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J Neurol Neurosurg Psychiatry 84:523-528 doi:10.1136/jnnp-2012-304157
  • Multiple sclerosis
  • Research paper

Impaired social cognition in multiple sclerosis

  1. Stefan M Gold1
  1. 1Institute for Neuroimmunology and Clinical Multiple Sclerosis Research (inims), Centre for Molecular Neurobiology, Hamburg, Germany
  2. 2Department of Neurology, University Medical Centre Hamburg-Eppendorf, Hamburg, Germany
  3. 3Cluster of Excellence ‘Languages of Emotion’, Freie Universität Berlin, Berlin, Germany
  1. Correspondence to J Pöttgen, Institute for Neuroimmunology and Clinical MS Research (inims), Centre for Molecular Neurobiology, Martinistrasse 52, Hamburg D-20246, Germany; j.poettgen{at}uke.uni-hamburg.de
  • Received 25 September 2012
  • Revised 12 December 2012
  • Accepted 13 December 2012
  • Published Online First 11 January 2013

Abstract

Background Multiple sclerosis (MS) is an inflammatory and neurodegenerative disorder of the CNS that is frequently associated with neuropsychiatric symptoms and decreased quality of life. Social support, which has been found to buffer the psychosocial burden of MS, critically depends on intact social cognition. Here we assess social cognition in patients with MS using a naturalistic video based test and explore if potential deficits in theory of mind (ToM) occur independently of known MS associated neuropsychiatric symptoms, such as depression and cognitive impairment.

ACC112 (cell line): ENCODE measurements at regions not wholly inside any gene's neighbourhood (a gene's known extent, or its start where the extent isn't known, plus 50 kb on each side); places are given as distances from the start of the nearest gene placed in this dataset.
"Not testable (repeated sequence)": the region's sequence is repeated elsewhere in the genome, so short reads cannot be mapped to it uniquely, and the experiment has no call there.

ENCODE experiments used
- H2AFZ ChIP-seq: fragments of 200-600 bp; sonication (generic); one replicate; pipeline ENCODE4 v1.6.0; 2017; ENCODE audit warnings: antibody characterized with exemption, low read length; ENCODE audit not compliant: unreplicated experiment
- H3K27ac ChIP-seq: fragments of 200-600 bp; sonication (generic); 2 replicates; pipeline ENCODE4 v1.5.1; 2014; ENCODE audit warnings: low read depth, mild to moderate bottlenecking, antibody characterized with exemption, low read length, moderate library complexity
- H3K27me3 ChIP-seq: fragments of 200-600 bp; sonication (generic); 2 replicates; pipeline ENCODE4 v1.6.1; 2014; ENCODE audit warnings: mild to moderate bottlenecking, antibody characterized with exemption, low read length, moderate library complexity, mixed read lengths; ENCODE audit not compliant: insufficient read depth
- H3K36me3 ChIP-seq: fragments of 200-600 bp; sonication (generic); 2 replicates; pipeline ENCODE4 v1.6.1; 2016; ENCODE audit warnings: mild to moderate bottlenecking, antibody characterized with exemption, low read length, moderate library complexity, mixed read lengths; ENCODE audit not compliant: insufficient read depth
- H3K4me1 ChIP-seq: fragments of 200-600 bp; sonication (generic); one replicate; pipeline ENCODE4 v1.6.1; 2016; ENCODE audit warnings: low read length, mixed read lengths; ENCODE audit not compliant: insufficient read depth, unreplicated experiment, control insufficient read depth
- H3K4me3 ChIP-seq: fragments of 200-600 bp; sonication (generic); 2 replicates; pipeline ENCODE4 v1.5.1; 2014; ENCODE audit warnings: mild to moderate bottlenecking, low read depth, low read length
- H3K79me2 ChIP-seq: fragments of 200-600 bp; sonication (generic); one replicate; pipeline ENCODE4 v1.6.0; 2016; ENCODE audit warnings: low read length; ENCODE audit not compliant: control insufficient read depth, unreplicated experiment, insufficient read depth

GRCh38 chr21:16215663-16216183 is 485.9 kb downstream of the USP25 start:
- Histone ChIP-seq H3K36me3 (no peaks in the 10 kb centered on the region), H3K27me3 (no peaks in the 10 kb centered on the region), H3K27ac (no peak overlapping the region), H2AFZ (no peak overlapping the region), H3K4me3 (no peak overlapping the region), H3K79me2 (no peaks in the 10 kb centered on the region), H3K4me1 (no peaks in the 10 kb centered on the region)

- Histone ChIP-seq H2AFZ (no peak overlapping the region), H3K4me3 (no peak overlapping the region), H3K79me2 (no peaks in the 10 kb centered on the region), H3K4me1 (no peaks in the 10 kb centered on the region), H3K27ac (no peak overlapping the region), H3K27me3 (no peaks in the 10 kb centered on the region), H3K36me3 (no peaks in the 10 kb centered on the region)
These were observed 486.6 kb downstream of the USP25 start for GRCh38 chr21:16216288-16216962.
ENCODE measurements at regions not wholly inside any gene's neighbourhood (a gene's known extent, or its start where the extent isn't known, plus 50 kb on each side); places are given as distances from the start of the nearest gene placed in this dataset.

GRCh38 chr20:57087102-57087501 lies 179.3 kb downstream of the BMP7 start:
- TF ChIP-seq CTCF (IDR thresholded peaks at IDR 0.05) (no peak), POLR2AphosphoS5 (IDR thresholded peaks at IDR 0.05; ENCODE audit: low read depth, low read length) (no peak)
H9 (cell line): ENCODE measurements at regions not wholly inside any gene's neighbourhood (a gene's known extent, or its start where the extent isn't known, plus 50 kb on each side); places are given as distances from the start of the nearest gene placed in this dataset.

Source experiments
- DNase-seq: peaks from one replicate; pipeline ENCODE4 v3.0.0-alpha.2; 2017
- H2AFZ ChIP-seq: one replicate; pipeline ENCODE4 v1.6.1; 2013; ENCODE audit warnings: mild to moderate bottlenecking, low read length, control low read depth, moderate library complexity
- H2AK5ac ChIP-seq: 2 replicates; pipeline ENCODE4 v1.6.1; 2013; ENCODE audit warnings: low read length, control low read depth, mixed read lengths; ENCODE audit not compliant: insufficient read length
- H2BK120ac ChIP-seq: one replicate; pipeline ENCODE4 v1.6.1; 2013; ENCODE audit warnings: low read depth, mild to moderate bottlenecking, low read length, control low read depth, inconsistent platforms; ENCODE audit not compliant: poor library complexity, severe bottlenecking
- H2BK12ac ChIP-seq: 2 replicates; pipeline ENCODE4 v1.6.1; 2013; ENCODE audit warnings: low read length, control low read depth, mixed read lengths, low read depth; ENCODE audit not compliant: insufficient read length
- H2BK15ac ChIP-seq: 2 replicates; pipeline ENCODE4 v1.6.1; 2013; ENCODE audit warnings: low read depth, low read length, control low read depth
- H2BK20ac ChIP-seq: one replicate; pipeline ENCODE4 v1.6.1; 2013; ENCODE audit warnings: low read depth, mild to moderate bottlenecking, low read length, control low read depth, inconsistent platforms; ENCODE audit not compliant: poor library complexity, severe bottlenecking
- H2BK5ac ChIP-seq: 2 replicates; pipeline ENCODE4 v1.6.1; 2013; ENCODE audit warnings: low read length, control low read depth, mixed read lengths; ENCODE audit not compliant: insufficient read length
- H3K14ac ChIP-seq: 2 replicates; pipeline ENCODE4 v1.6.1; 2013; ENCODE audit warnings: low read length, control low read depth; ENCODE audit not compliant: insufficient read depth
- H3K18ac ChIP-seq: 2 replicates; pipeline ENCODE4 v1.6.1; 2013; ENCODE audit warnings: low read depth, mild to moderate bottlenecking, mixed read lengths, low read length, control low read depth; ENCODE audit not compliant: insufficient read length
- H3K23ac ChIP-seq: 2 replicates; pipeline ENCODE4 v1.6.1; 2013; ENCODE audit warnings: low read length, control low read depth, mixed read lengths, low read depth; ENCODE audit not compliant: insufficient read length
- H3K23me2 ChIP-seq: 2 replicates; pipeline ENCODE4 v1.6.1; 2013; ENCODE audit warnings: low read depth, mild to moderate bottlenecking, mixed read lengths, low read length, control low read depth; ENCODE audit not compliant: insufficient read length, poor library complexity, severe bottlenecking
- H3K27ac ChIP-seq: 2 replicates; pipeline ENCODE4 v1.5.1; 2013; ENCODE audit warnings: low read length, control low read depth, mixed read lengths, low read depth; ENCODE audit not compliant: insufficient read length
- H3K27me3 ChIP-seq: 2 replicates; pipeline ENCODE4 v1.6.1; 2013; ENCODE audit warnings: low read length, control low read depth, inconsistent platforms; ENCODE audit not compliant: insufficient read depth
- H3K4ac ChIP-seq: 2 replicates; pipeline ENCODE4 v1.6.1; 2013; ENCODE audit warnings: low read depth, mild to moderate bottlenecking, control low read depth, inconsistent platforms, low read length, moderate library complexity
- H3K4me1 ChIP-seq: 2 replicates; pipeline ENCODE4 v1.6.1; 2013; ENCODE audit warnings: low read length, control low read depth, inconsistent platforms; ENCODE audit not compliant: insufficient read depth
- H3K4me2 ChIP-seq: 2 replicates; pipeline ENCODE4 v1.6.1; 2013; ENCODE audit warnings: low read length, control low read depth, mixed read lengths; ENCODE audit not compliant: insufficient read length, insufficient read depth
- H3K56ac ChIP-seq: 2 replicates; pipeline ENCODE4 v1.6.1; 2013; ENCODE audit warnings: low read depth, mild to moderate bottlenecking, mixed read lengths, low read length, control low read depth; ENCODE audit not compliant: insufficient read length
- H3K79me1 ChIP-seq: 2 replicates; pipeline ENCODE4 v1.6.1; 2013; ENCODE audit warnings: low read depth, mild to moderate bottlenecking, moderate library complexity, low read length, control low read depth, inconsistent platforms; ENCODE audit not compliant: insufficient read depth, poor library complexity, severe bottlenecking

Methods 45 outpatients with clinically definite MS and 45 age, sex and education matched healthy control subjects (HCs) underwent standardised testing using the Movie for the Assessment of Social Cognition. MS patients also completed a neuropsychological battery.

Results MS patients showed significantly impaired ToM compared with HCs. Impairments were more pronounced in identification of emotions than in identification of thoughts or intentions. Significantly lower ToM compared with HCs was detected in MS patients during the early disease stages, with limited disability and without substantial neuropsychological deficits.

Conclusions These results suggest impaired social cognition in MS. Importantly, ToM impairments in this group may not simply be a consequence of the well known neuropsychological deficits. Difficulties with correctly identifying emotions, thoughts and intentions in social situations may result in interpersonal problems and could contribute to the psychosocial burden of MS.

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